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Posted: April 06 2012 at 5:59pm | IP Logged Quote Paul5388

I use Magtech (CBC) hulls that cost less than $1 each regardless of gauge and I just deal with the larger ID. http://www.ballisticproducts.com/410-Bore-2-1_2-Brass-Shotsh ells/productinfo/3924165/

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turbo1889
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Posted: April 07 2012 at 2:48am | IP Logged Quote turbo1889

Matt_ wrote:
snake-eater wrote:
Use any good shotshell reloading manual
to determine what load data and bullet grain weight to substitute
for shot weight(use ounce to grain conversion tables).
Use a 41 Magnum Factory Crimp Die to crimp the cartridge.


That's a really questionable way of figuring up data. Way different case volume under the projectile and a bore diameter bullet likely has way more resistance than a shot column too. Might not blow the gun up since it's a rifle action but I doubt you'd get an optimum load copying shotshell data.




Matt_, normally I am a nice guy and just let things go. But I cannot do so on this one. I am a man who picks his battles and this particular subject is one of the hills I have dug in on and will only yield to sound reason based upon hard confirmed fact.

You with that post either knowingly or unknowingly are directly perpetrating proven to be false and misleading information. Multiple individuals who own pressure trace equipment have proven that all other things being equal including the wad-column an equal weight cast lead slug including those that are full diameter and engage and engrave in rifling of a rifled slug barrel including conventional deeper groove rifling not just micro-groove rifling produce slightly less peak chamber pressure then an equal weight of lead bird shot.

Unless you have pressure trace equipment of your own and know how to use it and can provide hard data to the contrary of what so far has been shown by all known previous testing, please quit blabbering and running your mouth and repeating a common falsehood concerning a subject that you apparently don't know squat about and you apparently don't have the knowledge skills or equipment to even evaluate and thus are not qualified to speak of.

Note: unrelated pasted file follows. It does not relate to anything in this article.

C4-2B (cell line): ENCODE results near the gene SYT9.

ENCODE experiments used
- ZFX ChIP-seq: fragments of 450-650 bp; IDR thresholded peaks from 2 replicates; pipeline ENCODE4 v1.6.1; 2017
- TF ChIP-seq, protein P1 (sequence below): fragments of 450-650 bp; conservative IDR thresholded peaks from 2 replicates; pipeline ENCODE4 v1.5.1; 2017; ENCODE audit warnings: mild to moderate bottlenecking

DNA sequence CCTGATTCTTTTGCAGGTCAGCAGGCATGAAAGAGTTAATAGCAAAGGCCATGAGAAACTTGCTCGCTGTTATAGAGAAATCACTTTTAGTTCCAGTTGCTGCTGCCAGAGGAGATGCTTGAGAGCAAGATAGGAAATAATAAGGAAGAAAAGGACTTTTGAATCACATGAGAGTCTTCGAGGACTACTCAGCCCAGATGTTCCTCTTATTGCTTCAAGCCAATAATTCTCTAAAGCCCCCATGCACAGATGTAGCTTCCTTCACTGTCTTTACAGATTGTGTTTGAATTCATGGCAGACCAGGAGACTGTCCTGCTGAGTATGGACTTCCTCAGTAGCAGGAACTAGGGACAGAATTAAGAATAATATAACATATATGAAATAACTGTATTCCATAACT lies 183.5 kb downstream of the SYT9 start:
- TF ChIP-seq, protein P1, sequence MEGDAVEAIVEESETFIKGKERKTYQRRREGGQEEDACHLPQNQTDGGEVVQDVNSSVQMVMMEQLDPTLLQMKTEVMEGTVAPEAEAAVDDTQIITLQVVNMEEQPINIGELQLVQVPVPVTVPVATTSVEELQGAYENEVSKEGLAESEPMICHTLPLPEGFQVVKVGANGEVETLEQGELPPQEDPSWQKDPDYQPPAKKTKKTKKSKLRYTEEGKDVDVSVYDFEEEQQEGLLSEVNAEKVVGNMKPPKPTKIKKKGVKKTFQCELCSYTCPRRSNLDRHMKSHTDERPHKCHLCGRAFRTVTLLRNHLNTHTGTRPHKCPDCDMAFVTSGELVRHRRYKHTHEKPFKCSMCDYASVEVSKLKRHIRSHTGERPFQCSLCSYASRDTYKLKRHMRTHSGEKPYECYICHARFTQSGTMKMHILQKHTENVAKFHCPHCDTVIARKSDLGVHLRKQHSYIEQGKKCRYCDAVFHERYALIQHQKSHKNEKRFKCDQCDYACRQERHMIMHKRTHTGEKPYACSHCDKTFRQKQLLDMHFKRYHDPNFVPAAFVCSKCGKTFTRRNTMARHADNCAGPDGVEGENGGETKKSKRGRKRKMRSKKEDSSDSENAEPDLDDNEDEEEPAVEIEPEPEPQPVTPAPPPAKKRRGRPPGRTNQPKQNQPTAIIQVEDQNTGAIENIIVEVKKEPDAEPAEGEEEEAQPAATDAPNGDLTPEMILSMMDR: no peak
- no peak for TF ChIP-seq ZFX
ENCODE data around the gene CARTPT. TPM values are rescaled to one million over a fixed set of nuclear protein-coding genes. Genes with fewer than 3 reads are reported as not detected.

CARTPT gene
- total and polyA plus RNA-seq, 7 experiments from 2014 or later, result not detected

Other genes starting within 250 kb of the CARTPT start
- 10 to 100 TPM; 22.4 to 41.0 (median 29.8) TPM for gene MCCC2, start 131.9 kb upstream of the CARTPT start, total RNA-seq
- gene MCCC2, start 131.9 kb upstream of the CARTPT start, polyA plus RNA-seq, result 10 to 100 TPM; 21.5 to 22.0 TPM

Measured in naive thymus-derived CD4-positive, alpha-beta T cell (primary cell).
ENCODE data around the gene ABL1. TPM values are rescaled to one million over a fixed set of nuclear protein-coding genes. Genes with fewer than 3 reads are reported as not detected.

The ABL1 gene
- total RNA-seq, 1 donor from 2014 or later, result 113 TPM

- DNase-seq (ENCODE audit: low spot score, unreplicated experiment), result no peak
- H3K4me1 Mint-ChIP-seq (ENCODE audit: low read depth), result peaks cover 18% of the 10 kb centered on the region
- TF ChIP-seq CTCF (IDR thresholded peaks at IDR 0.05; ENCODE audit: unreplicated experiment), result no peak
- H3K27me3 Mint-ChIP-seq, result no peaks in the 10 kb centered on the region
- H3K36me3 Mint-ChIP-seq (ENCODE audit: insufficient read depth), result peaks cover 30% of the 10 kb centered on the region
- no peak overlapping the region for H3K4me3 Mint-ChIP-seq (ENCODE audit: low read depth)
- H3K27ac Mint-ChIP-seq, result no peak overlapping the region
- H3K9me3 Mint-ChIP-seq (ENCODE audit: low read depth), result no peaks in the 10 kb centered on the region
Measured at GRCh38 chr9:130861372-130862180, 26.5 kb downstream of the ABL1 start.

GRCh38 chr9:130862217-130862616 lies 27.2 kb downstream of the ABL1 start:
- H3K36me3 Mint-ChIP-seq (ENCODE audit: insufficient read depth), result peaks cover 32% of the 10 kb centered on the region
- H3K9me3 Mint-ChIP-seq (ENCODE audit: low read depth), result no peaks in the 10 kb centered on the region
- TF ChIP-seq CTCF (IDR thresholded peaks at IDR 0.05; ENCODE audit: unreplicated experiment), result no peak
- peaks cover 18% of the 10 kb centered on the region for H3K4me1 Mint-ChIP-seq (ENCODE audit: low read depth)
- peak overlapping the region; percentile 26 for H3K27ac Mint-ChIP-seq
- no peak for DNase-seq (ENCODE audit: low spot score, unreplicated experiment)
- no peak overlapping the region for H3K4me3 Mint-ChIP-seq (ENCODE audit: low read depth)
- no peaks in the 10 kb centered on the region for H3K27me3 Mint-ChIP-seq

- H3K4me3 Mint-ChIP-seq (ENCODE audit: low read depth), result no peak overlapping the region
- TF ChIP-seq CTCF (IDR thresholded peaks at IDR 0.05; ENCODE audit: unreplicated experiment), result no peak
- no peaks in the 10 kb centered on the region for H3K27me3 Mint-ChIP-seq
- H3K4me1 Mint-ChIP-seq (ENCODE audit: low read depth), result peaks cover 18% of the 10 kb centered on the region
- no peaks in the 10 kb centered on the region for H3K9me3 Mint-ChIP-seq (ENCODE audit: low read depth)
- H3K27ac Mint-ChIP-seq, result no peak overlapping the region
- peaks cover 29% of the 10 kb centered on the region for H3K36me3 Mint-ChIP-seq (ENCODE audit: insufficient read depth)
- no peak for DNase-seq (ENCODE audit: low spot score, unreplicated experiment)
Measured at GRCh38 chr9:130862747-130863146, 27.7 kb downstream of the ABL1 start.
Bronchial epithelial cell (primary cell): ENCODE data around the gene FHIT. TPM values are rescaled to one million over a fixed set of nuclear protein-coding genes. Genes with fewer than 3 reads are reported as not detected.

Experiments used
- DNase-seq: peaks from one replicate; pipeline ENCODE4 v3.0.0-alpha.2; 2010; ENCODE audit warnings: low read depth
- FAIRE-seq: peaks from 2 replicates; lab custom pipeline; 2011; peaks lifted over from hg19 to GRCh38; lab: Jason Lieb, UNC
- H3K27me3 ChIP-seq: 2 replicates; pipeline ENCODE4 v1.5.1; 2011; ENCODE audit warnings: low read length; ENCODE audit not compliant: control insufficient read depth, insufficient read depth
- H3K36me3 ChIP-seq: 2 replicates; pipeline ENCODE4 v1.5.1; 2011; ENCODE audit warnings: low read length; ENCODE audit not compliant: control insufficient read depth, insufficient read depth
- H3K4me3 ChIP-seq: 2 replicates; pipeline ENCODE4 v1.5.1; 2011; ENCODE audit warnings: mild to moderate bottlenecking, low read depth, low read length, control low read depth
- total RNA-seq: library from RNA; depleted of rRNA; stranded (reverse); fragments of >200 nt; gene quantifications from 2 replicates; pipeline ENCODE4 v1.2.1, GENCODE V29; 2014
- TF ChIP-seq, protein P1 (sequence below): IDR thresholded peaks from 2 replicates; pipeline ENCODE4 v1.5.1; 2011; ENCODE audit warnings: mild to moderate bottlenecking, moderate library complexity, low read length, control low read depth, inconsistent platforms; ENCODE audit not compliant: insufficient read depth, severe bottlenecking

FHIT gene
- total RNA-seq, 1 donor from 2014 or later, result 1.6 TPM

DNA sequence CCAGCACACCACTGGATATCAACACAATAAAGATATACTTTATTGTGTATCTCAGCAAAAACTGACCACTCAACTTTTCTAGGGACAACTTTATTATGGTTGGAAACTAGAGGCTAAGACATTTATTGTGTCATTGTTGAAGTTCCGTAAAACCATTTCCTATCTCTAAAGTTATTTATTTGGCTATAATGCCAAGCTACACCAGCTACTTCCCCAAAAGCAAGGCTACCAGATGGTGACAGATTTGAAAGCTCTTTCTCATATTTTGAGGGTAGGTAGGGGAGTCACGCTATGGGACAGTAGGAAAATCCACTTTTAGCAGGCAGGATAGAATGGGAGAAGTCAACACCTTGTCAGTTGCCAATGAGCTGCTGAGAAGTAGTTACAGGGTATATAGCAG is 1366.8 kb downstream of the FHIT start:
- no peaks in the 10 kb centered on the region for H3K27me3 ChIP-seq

I will say, that you are correct that a difference in case capacity and/or wad-column length or composition or the lack of a wad-column at all does indeed change the results and so you can't just go straight across from load data intended for lead shot with a known wad column set-up to a metallic case cartridge firing a cast lead slug crimped in its mouth with no wad column at all and extra "air space" in the case that is unaccounted for and changes the dynamics of the load. So there is some credence to what you have said, but that does not excuse your spreading of the old and tired propaganda that an equal weight lead slug will raise chamber pressures compared to an equal weight lead shot load when in truth of fact verified by real world chamber pressure measurements all other factors being equal the exact opposite has been found to be true.

____________________________________


My Personal Pressure Trace Testing Results:

Here is some actual factual experimental results from my pressure trace set-up that I have attached to a 12ga. NEF-USH gun that I use as a test bed. Its a couple years old but last I checked the scientific laws of the universe haven’t changed in the meantime and it was an easy copy and past from an old thread where I already provided this information:



1. ~ Remington 1-1/8oz. Walmart bulk pack economy loads slug substitution test:
----- a. ~ T1, T2, & T3 Are the loads fired just as they are straight out of the box with the original lead shot payload in them.
----- b. ~ T4, T5, & T6 Are the loads opened up and the shot dumped out and a naked 0.690” round ball cast with the Lee mold with the weight of the ball regulated to be 1-1/8oz. by adding pure lead to WW alloy until the density was right and then re-crimped nice and tight with a fold crimp with the center of the fold crimp heat sear sealed just like the original load.
----- c. ~ T7, T8, & T9 Are the loads opened up and the shot dumped out and replaced with a slug cast from the Lyman 525gr. wad-slug mold with the weight of the slug reduced to 1-1/8oz. by casting with pure type-metal alloy and then re-crimped nice and tight with a fold crimp with the center of the fold crimp heat sear sealed just like the original load.




2. ~ Published 1oz. lead shot clays powder load data slug substitution test:
----- a. ~ T1, T2, & T3 Are a published load with the load data followed exactly loaded into fresh once fired hulls. The load in question is listed as having a pressure of 10,900 PSI and calls for 21.0 grains of “Clays” powder to be used in the 2-3/4” Federal paper base wad hull ignited with a Fed-209A primer and uses a Fed-12S0 wad.
----- b. ~ T4, T5, & T6 Are the same load with a naked 68-cal round ball cast with type metal to get the weight down to 1oz. substituted for the shot inside the wad and no other changes made to the load.